• italianranmaitalianranma Registered User regular
    Denada wrote: »
    This might muddy the waters a little, but I think you can have interesting tactical choices of movement and positioning without using a grid. Take a look at how Chris Perkins runs the Acq Inc games: the players say what kind of thing they want to do (swing from chandelier, block adversary's movement, land the triceratops ontotyrannosaur) and CP tells them what kind of skill to roll and the difficulty of their proposed maneuver. What scenarios are you thinking of that can't be (perhaps better) serviced by using range rings or simply loosy-goosy ranges of melee, nearby, and far away? Want to use difficult terrain to slow the enemies advance, just say so and the DM adjudicates. Want to push an enemy into dangerous terrain, a shove action will get you there. Never mind the grid. I'll argue that for most the thrill of precisely lining up a line effect to hit the most enemies or accurately judging the number of squares an enemy can cover and still attack isn't worth the greater enjoyment that player would have by thinking of something cool and being able to execute it on their turn.

    It doesn't remove the core argument of the thread which I take as "5E uses vague rules and relies on DM adjudication." I agree that using anything outside of a grid places more burden on the DM, but I'll argue that the strain is rather light and the benefits are disproportionally great.

    I guess my counterpoint to this is that all of those things are still possible when you have a map in front of you. Difficult terrain, terrain maneuvers, improvised actions... all of those things are still just as easy to imagine and adjudicate when there's a map. Plus you have the added benefit of everyone having the same baseline to work from, and if there's difficult terrain (for example) in the room, everyone can remember where it is and use it if they want because it's right there, on the map, where you can see it.

    A map doesn't prevent cool stuff. It's not an either/or situation.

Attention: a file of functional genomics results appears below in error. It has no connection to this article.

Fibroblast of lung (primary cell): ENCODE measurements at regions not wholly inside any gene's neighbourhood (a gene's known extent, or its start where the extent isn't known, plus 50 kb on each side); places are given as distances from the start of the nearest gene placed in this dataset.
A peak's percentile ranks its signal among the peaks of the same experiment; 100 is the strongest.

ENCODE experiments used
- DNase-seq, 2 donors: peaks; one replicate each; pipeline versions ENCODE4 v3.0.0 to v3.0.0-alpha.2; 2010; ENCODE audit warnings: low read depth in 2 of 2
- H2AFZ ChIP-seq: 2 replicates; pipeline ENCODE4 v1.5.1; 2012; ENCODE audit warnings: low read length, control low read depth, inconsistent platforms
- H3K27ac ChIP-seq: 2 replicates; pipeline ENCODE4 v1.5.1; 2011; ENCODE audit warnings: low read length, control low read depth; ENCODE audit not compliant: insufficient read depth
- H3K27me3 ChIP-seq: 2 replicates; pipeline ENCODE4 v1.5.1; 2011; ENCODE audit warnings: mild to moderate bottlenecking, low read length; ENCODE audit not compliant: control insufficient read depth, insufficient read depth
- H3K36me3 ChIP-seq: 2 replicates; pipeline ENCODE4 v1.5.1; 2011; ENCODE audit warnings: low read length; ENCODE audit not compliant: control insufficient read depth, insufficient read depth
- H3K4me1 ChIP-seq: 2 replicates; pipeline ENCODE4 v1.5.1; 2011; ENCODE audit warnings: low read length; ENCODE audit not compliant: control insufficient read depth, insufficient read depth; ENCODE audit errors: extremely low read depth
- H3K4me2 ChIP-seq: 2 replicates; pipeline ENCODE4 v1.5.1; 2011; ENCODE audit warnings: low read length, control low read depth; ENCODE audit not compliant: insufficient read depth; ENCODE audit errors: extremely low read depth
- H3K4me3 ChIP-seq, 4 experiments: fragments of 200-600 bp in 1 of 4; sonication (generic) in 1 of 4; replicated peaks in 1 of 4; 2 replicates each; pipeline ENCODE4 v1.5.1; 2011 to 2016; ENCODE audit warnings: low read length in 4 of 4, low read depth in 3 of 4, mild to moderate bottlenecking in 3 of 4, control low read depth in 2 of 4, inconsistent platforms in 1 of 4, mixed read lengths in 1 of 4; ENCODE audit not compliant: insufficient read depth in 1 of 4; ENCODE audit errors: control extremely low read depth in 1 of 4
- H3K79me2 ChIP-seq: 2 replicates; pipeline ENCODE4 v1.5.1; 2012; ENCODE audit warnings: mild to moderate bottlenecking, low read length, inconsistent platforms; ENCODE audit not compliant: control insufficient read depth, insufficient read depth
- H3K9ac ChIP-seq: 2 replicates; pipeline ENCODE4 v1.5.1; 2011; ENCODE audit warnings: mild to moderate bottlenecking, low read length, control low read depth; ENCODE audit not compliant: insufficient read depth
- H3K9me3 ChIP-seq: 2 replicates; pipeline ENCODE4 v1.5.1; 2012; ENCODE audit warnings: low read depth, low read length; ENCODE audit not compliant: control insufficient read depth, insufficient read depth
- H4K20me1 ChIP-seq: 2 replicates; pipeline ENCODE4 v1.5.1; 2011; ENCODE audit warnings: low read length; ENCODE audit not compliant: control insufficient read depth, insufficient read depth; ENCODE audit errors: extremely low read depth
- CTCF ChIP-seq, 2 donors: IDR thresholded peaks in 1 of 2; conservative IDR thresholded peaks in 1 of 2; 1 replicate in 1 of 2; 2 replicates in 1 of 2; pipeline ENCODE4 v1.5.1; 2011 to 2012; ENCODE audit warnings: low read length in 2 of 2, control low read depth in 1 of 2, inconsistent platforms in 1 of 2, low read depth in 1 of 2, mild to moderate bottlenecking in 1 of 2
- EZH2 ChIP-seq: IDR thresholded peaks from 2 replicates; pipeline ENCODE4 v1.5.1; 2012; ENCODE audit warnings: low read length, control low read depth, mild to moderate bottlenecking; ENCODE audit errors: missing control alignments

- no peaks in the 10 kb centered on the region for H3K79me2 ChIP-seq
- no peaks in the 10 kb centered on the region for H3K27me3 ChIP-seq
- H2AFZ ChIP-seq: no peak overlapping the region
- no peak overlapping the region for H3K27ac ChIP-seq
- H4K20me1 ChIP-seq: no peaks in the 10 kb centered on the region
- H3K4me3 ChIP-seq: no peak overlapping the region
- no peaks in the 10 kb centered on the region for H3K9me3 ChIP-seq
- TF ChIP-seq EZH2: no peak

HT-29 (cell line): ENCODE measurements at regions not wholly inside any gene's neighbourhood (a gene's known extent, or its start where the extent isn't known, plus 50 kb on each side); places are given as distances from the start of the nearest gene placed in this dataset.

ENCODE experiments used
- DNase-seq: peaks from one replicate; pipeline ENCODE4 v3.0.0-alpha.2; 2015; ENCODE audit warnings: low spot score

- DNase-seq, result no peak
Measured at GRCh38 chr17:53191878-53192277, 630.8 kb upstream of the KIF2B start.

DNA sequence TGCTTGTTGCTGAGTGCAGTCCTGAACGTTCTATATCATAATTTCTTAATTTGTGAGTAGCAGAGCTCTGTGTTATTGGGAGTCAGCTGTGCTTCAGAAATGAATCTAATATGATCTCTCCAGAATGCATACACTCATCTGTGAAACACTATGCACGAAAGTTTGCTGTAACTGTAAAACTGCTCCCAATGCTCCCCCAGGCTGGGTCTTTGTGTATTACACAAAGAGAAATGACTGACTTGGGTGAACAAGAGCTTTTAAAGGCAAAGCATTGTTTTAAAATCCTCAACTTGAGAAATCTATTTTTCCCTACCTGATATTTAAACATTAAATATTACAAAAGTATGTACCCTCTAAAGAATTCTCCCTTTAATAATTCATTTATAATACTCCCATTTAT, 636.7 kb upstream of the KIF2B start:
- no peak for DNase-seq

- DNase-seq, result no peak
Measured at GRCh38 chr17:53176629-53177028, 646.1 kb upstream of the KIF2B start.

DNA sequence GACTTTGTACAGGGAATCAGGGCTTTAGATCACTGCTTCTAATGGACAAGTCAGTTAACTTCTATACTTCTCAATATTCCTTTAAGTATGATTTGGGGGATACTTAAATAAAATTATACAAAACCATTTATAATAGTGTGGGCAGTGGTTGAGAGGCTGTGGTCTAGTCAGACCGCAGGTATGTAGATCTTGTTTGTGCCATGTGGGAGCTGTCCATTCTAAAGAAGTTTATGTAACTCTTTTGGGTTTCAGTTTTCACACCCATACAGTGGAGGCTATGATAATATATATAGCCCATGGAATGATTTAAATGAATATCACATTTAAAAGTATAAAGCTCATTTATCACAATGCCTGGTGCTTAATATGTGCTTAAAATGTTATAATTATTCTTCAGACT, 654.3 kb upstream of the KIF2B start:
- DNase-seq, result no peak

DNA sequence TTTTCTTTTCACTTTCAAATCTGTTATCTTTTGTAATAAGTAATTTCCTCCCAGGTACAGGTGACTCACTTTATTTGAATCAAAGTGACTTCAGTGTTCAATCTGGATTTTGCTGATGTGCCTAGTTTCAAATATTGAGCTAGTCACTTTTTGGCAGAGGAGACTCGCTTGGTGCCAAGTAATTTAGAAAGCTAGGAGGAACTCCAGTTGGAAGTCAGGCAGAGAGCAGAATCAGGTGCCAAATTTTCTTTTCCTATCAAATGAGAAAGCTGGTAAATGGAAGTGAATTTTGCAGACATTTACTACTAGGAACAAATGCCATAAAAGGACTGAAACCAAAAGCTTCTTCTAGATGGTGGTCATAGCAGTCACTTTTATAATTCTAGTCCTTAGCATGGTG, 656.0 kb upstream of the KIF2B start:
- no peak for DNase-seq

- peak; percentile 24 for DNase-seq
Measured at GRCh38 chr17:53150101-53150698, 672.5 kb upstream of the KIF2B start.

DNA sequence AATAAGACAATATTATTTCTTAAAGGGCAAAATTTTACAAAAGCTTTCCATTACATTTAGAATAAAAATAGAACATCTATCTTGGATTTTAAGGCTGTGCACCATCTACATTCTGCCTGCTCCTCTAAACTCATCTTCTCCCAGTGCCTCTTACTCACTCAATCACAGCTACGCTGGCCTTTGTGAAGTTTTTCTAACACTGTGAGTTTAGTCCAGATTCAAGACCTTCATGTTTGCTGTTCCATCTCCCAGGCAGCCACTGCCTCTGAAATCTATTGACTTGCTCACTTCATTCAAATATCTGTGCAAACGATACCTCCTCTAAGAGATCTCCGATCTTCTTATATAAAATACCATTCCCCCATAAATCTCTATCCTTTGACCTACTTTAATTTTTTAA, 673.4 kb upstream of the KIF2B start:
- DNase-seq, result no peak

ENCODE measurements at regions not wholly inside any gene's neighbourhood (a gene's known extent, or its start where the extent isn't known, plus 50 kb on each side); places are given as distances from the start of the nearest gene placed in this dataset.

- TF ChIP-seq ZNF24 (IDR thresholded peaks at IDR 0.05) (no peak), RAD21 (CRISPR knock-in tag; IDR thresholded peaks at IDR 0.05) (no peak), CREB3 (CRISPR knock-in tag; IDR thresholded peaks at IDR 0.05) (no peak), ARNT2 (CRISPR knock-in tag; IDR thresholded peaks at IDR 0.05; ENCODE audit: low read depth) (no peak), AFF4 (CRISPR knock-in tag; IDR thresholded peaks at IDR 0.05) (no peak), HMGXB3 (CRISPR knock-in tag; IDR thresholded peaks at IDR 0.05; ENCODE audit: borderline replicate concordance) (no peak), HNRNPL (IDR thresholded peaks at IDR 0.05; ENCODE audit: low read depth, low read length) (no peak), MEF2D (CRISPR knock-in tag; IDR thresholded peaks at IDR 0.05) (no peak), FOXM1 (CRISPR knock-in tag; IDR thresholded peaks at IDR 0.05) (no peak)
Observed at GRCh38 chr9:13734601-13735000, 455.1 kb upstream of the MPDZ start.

Oh yeah, solid agreement with you there. In a perfect world I'd have a really cool 3D map without a grid like the ones Perkins sometimes unveils during the PAX games. My big limiting factor right now is just time and proficiency with making maps and miniatures. But yeah I like using a map for relative positioning, only that when I do I don't use a grid for movement and effects. In that case I just kinda eyeball distances using range rings.

    飛べねぇ豚はただの豚だ。
    JustTee
  • AegisAegis Not Quite TorontoRegistered User regular
    Fry wrote: »
    webguy20 wrote: »
    The one combat issue I have with my group is that the DM has houseruled 5ft steps back into the game, so as a melee character it has become pointless for me to get next to a spell caster beyond wanting to hit them with a weapon. Especially since we aren't playing with feats. I have no ability to prevent them from casting beyond straight up grappling them. Normal rules call for a disengage action which burns up the action part of a turn, so someone can move away safely, but not cast on the same turn.

    In 5E as written, it's already mostly pointless to get next to a spellcaster beyond wanting to hit them with a weapon. The penalty for casting in combat is you get disadvantage on your ranged attack rolls. That's it - you don't provoke attacks, you don't have a risk of losing your spell. So just choose any spell that doesn't have a ranged attack roll, problem solved.

    I don't really see that as pointless though. That enemy just removed your caster's option of eliminating the more dangerous ranged enemies from the fight by forcing it to use melee spells against the creature that moved next to them, which could very well be a tank-focused enemy whose job is to to that and eat damage.